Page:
Patrick T. Randolph of PIESL gave three presentations at this year’s TESOL International Convention and English Language Expo in Seattle, Washington. His first presentation was Using Creative Writing to Help English Language Learners Enhance Their Academic Writing. This talk was part of a panel presentation called, Developing an Appropriate Pedagogy: Writing and Multilingual University Student. Randolph’s second talk, Breaking the Unwanted Stepchild Curse: Elevating the Image of ES, was a multi-speaker workshop that looked at how professionals in the field can make their discipline more respected and accepted in both the primary and secondary public schools and institutions of higher education across the country. His third talk, ELL Read-a-thons: Feeling the Language and Performing the Written Word, was a practice-oriented presentation that introduced drama-based poetry read-a-thons as a solution to help English language learners feel, understand, and use the English language at a deeper level of clarity, confidence, and control.
Takako Smith (PIESL) presented a paper titled "Using Visual Mnemonics to Differentiate Commonly Confused Words" at the 2017 TESOL (Teaching English to Speakers of Other Languages) International Convention in Seattle.
Kristi Carter, Raul Palma, and Alan Blair gave a panel titled "Transregional Aesthetics: Creative Writing in the Midwest" at Creighton University's "'You Are Here': An Interdisciplinary Conference on Place, Space, and Embodiment" on March 24, 2017. Kristi's presentation was titled "Feminist Poetics, Contemporary Politics, and the Midwest: Poems," and featured poems that wield an intersectional lens to grapple with the implications of regressive politics for women and LGBTQ individuals. Raul's presentation "Displacing Narrative Exceptionalism" featured fiction from his collection of stories In These Cities of Ultraviolet Light.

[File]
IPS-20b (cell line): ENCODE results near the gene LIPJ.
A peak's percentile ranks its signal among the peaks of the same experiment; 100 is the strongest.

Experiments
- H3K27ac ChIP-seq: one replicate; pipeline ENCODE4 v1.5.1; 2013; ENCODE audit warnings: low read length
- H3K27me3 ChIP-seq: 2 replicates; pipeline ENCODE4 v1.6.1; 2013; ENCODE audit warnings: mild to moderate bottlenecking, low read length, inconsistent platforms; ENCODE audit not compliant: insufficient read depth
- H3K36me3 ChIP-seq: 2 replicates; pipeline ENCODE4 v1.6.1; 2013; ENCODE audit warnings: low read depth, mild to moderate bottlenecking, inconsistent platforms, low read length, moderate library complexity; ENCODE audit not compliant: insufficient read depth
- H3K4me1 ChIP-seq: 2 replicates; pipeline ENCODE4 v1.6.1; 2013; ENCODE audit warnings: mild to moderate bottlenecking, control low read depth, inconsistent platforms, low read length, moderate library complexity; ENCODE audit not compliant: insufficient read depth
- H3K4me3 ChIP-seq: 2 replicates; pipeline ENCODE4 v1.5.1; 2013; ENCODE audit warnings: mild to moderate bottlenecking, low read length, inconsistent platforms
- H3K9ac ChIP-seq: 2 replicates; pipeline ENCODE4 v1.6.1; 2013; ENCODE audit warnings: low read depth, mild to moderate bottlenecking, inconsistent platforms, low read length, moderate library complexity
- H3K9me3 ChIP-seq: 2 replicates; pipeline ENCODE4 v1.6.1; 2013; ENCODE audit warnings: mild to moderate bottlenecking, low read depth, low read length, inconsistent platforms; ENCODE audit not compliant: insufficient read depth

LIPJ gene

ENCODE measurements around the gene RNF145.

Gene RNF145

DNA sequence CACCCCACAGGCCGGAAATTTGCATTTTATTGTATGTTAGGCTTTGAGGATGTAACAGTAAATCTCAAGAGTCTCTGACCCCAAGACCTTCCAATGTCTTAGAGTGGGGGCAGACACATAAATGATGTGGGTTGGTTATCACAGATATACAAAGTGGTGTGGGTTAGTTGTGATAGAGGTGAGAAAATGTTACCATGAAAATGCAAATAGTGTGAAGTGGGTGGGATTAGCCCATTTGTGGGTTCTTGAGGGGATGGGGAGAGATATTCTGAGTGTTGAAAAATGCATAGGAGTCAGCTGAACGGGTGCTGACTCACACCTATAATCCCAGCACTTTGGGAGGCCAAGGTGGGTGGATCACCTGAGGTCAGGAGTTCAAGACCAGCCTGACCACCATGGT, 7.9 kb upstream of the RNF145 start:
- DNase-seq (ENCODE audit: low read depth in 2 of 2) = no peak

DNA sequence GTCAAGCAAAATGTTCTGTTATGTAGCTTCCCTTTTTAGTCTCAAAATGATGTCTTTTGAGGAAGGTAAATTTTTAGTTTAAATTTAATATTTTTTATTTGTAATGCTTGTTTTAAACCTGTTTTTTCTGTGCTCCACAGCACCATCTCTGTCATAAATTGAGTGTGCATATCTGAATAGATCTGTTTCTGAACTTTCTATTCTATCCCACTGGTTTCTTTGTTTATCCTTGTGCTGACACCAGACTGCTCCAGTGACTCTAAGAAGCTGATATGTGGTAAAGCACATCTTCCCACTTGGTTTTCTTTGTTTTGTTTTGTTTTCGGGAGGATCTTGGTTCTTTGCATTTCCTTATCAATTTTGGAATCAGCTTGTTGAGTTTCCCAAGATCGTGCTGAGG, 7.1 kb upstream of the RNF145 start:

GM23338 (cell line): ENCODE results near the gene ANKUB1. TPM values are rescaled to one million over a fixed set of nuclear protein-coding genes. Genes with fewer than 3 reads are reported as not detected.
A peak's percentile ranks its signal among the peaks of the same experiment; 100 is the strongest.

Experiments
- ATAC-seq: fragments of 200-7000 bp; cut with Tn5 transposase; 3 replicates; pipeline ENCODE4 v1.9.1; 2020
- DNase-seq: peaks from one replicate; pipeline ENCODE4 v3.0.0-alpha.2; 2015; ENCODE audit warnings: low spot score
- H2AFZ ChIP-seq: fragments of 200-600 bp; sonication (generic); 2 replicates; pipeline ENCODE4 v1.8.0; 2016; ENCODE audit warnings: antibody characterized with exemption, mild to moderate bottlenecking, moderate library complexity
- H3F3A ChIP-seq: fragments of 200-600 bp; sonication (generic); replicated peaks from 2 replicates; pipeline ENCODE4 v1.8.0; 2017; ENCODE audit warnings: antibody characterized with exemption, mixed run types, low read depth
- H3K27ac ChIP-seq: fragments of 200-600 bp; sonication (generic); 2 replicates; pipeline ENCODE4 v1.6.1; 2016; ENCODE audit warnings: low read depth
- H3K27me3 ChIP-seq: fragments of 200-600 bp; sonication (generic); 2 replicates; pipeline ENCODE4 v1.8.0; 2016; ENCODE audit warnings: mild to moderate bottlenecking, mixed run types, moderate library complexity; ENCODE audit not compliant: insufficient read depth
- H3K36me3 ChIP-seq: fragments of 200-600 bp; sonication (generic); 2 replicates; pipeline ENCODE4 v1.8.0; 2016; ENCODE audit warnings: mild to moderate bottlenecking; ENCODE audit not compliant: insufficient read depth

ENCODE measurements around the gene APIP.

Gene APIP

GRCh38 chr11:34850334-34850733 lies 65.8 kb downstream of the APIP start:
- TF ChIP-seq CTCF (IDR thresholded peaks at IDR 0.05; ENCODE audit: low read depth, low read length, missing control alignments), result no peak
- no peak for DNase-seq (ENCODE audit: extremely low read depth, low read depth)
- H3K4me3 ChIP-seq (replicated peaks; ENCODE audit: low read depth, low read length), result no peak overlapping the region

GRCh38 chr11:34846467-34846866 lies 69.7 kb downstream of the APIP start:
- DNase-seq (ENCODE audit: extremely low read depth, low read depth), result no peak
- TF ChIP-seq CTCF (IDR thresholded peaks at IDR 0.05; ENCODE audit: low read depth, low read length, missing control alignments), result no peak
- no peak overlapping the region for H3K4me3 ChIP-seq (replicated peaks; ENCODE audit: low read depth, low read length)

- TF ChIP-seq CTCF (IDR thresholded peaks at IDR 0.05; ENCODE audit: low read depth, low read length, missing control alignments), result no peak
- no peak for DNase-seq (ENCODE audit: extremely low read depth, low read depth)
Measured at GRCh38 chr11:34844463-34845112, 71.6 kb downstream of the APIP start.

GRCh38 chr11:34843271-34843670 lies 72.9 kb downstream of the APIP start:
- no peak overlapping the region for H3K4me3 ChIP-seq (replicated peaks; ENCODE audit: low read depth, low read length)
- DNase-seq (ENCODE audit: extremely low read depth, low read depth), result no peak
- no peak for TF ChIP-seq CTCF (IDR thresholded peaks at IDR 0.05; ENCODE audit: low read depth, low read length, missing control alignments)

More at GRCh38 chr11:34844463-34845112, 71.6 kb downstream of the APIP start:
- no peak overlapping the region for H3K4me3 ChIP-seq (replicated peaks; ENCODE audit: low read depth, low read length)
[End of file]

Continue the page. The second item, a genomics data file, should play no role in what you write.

Katie McWain received a Joy Currie Graduate Student Travel Fellowship to attend the 2017 Conference on College Composition and Communication in Portland, Oregon. She presented a paper entitled "A Foot in Both Worlds: Toward a Teacher Development Framework for Dual-Enrollment Composition."
Nicole Green, Katie McWain, and Darin Jensen presented as part of a panel entitled "Breaking New Ground: Cultivating Teacher/Scholar/Activist Development Across Institutional Contexts" at the 2017 Conference on College Composition and Communication in Portland, Oregon. Dr. Christie Toth of the University of Utah served as panel respondent.
Rachel Azima, Nicole Green, and Katie McWain facilitated a roundtable workshop entitled "Ways of Being and Knowing: Using Staff Development to Foster Greater Individual and Sociocultural Awareness Among Consultants" at the 2017 International Writing Centers Association Collaborative in Portland, Oregon.
Maria Nazos will be attending the Colrain Manuscript Conference in late April. She will be reading with Raul Palma, Àngel Garcìa, and several other talented artists and musicians at Word in the Haymarket at the Starlite Lounge on Friday, April 7th from 7-9pm.